Katie Monroe left her job in Washington, D.C., as a civil-rights attorney to plea her mother's case. Katie's younger sister, Shannon, moved back to Richmond from New York and then to D.C. to help.
Last month, after the daughters spent a decade with their personal lives on hold, fighting to free their mother, a judge has ruled that Monroe's trial wasn't fair. He overturned her conviction. For now, Beverly Monroe is free.
Today is no ordinary day, with the three Monroe women sitting in the afternoon sun in Katie Monroe's backyard. The emotional impact of the last decade, in some ways a lost decade, is something the women gradually let trickle in. It is as if they haven't fully relaxed. And all three contend there is much work to be done. Still, a peaceful happiness pervades when they speak about the roles they assumed in the wake of what they so freshly recall as a nightmare.
Katie Monroe, 36, wife, mother, daughter, attorney
We knew that we'd really have to roll up our sleeves and get to work, that it wasn't going to be resolved through the court. We knew the federal habeas corpus was the way we were going to go. It's a civil action you can bring against the state to challenge your imprisonment on the grounds of the fairness of your trial. We won the writ and we deserved to win. All we've been trying to do for the past 10 years is undo what people had done wrong.
In investigating the case and getting access to police files we can now really see what went on behind the scenes. But that's separate from the human picture of this journey. There have been plenty of moments when I was angry and had to just let it all out in a big crying session.
One of the ironies of this thing is that many people in the system believe Mom is innocent or that she's harmless. In 1996 when the Virginia Supreme Court had denied the appeal, she called [the prison] and they said, "Beverly you're going to have to turn yourself in." And she said, "Well of course, but can I have some time with my family?" They said, "Take as long as you need." Mom said, "What about next Monday?"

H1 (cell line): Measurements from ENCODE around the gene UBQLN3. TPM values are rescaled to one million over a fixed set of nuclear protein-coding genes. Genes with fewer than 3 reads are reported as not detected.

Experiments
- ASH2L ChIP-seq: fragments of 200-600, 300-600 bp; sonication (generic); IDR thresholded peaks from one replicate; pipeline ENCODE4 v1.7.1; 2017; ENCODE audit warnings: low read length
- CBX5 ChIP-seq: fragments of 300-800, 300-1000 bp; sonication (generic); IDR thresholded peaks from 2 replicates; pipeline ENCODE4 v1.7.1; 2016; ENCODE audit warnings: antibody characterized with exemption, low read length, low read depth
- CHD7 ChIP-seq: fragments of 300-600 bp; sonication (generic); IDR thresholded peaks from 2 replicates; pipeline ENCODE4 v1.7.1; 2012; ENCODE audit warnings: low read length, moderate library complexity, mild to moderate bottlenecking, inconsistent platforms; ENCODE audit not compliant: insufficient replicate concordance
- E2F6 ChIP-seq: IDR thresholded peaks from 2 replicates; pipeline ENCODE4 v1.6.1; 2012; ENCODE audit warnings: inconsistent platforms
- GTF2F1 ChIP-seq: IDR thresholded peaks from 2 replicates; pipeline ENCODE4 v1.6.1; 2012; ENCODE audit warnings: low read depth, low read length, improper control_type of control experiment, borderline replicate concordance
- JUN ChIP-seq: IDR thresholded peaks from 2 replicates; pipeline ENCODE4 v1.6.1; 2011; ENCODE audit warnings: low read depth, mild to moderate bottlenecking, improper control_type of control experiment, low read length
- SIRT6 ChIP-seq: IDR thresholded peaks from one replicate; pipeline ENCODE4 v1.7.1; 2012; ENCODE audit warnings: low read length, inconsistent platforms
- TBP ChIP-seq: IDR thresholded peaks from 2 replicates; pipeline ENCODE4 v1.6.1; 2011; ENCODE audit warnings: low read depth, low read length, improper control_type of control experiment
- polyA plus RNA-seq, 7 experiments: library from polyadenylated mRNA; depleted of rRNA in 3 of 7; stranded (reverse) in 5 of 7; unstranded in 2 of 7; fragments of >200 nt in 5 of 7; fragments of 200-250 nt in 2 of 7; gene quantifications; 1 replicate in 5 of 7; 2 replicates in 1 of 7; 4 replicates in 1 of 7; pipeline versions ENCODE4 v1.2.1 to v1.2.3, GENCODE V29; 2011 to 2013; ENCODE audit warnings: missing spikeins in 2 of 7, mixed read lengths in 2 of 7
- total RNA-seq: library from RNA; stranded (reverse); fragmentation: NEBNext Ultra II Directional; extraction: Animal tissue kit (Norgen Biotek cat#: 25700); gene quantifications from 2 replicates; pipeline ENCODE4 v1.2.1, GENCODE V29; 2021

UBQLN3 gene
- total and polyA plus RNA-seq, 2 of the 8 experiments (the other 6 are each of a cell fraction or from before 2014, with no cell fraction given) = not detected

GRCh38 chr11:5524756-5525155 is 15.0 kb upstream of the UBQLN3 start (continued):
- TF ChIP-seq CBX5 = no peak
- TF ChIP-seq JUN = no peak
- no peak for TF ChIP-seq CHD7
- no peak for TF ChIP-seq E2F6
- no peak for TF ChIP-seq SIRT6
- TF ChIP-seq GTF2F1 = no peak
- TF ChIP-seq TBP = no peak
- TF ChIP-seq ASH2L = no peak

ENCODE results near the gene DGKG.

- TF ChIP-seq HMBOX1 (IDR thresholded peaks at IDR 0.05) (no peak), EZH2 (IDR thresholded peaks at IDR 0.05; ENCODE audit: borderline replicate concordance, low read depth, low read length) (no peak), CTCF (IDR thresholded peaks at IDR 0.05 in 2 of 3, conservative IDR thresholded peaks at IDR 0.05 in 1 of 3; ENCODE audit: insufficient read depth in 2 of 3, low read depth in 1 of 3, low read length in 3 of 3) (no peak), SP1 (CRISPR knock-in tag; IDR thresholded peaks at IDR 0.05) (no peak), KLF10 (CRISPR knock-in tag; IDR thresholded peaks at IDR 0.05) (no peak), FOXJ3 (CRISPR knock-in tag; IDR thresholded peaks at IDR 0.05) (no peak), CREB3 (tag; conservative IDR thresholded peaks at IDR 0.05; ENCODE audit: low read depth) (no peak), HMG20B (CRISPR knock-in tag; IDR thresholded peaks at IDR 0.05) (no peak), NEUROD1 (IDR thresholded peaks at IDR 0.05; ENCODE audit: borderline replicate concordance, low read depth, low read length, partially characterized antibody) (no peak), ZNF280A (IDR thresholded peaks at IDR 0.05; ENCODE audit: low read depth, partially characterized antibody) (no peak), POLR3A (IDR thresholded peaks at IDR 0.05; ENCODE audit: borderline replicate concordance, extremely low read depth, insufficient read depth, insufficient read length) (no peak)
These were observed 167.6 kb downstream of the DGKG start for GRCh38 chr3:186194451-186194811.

So we spent the weekend together then we packed her up and drove her out to Powhatan. They had totally forgotten that she was coming. We had braced ourselves for this emotionally. We'd been up for days. We drove her in not knowing when we'd ever have her back. They didn't have anyone to transport her to the prison so they said, "Why don't you guys go and get some lunch and come back this afternoon." It was like, Why don't we get in the car and drive to California and right on down to Central America? We didn't get lunch. What you really want to do is run or tackle everybody in your path or cry.
It's not like getting an illness where it's out of the hands of people. There is a prosecutor or two, the police officer, a jury and the judge, and you're certain, you're certain they will see through it. I think of that movie with Daniel Day Lewis, "In the Name of the Father," and remember that scene through the course of the trial: They're playing hangman, thinking this is the stupidest thing nobody will ever buy this, it is so contrived and absurd. I remember at times during the trial, most of the time, we felt like that. Especially when we saw the case.
Working on the case has been very cathartic for me. There were really bad moments. There was the pressure that everybody warned against. The pressure that what if you make mistakes, what if you lose. You never feel right about what's being done for you until you're in there calling the shots.
One of the things that has been hard over the past couple of weeks is that with the state threatening to appeal Judge Williams' decision, we haven't had the benefit of really getting to celebrate. It's what we've been waiting for all these years, and she's here.
We're just ready for this to be final. It's unfortunate because we should be allowed to feel safe now.
Shannon Monroe, 30, daughter, sister, artist
It's not the worst that can happen. Mom's alive, even if she were still in prison.